If you’re Canadian, you’re probably well aware of the joys of winter driving – especially if you live in a northern province where you’re blessed with snow from October-April. Winter driving can be stressful, annoying, and dangerous – unless you’re prepared.
So in this article, we’ll take a look at 5 simple steps that you can take to prepare your car for the Canadian winter, provided by car restoration Vancouver BC experts, to keep yourself warm, dry, and sane throughout the dark winter months.
- Check Your Car’s Tire Pressure And Tread Depth – And Invest In Winter Tires
If you’re in a more southern city such as Toronto, you may not need winter tires – but you should still check your tire pressure and tread depth. In cold weather, tires lose air pressure, and you’ll want to top them off before you start driving.
You should also check your tire tread depth – in Canada, your tires must have at least 1.6mm of tread. Beyond this, your tires must be removed from service, and the recommended minimum tread depth is around 3mm for all-season tires, and 5mm for winter tires.
If you live in a more northern province such as Quebec, you’ll be legally obligated to buy winter tires and use them on your car from December 15 – March 15 – but you’ll likely want to install them sooner.
- Check Your Coolant And Antifreeze Levels
Guess what the primary function of antifreeze is. No, go on, guess! If you guessed “to stop my car from freezing”, congratulations! You win a prize!
But seriously, antifreeze and coolant are crucial to the smooth operation of your engine in the cold winter months. If your antifreeze levels aren’t up to par, or you’re using a watered-down engine coolant and antifreeze, your car’s engine could completely freeze in the harsh Canadian winter – leaving you stranded, and potentially leading to catastrophic damage.
Prevent this by testing your coolant and antifreeze levels – you should be able to get a test kit at Canadian Tire or a specialty automotive store. Not all antifreeze is created equal, either – some have larger proportions of water, and have a higher freezing point. You should look for antifreeze that’s rated for at least -20C operation. Adding antifreeze is simple – just pop the hood, look for the coolant container, and pour until it’s full.
- Change Your Oil
It’s generally recommended to change the oil in your car before the harsh winter – heavier oil used in the summer is much more viscous, and can have a hard time properly performing in the cold, even with a block heater. This is because the cold causes the oil to become even more thick and solid – and if you run your car while the oil isn’t flowing well, you could cause long term damage to critical engine components.
You should look for a 5W-30 oil – or whatever your driver’s manual recommends for winter driving. In addition, consider a synthetic oil rather than conventional. Though synthetics are more expensive, they tend to last longer, pick up less debris, and offer better performance – all of which are great attributes in the harsh Canadian winter.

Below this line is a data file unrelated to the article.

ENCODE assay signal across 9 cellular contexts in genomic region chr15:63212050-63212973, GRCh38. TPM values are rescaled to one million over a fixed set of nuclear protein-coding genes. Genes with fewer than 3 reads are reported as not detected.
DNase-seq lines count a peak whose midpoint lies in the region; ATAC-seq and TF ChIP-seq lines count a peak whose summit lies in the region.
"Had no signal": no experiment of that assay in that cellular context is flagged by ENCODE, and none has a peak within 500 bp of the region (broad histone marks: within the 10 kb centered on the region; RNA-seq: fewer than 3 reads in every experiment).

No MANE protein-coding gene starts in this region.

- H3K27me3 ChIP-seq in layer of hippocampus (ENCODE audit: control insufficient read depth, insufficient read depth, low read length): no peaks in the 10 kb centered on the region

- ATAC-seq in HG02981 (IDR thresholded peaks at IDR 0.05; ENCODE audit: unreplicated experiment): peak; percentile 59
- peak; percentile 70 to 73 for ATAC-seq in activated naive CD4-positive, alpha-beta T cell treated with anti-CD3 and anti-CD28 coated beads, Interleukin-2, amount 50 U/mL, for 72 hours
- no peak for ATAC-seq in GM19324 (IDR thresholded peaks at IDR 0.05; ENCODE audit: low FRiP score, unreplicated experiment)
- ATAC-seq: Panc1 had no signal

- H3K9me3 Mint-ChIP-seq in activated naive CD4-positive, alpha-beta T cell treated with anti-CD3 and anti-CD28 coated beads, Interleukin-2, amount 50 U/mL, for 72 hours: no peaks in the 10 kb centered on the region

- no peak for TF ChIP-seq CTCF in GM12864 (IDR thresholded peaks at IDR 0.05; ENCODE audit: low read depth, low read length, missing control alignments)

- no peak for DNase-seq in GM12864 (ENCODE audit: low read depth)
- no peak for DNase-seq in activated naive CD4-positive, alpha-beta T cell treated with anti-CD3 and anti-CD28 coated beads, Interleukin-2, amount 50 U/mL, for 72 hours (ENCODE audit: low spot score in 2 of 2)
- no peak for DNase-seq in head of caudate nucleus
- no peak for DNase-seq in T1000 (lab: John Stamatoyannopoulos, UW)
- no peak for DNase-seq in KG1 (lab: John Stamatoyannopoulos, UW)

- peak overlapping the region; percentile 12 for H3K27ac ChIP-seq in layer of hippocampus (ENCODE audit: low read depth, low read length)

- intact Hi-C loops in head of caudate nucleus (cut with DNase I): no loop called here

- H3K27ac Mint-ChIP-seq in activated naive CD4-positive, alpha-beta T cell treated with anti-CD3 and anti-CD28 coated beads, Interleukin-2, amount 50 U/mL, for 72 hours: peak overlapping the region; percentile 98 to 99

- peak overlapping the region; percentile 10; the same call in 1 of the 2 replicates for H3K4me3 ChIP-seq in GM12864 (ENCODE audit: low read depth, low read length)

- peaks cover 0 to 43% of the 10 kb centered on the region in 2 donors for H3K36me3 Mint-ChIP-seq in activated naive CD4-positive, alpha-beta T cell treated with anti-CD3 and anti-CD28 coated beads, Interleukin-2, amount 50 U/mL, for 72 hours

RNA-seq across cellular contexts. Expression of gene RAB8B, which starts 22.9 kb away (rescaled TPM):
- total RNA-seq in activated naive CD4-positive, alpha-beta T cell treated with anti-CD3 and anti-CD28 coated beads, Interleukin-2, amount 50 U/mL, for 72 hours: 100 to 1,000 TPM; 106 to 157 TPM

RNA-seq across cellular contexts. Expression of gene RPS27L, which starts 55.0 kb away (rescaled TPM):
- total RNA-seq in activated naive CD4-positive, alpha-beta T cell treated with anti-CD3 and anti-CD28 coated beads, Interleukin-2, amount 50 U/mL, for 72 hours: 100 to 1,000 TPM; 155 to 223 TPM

- Check Your Wipers – And Change Your Windshield Wiper Fluid
This step may seem a bit simple, but it should not be ignored. First, check your windshield wipers – are they performing well? Are they leaving streaks? If so, you may want to swap them out. Winter driving is already dangerous – but if mud, snow, or ice starts streaking across your windshield, your visibility could be compromised even further, leading to very dangerous situations.
You should also swap the windshield wiper fluid you’re using for a winter windshield wiper fluid. These fluids are designed specifically not to freeze, and to help you loosen snow, ice, salt residue, and mud from your car’s windshield, keeping it clean and clear even in the dead of winter.
- Check Your Battery – While It’s Still Warm Outside
Checking your car’s battery is a crucial step toward being prepared for winter weather. Car batteries can last anywhere between 2-6 years – and if you haven’t had yours checked recently, you should do so before you start driving in the winter.
Just about any automotive shop is willing to test your car battery for free – just take it out, bring it in, and let them hook it up to their tester. They’ll let you know the health of your battery – and whether or not you should consider buying a new one.
It’s important to do this while it’s warm outside because a failed battery in the dead of winter can be extremely dangerous – you may have a hard time getting your car jumped, and if it’s cold enough, your life could be at risk, even when waiting for a tow truck.
Follow These Steps – And Drive During The Winter With Confidence!
Driving through the Canadian winter can still be a bit of a burden, but with these simple tips, you’ll be able to minimize your risk of an accident or a serious mechanical failure, and blast through our lovely wintry wonderland in style.
So follow these tips, make sure your car is ready for the winter, and rest easy, knowing you’re prepared for the cold.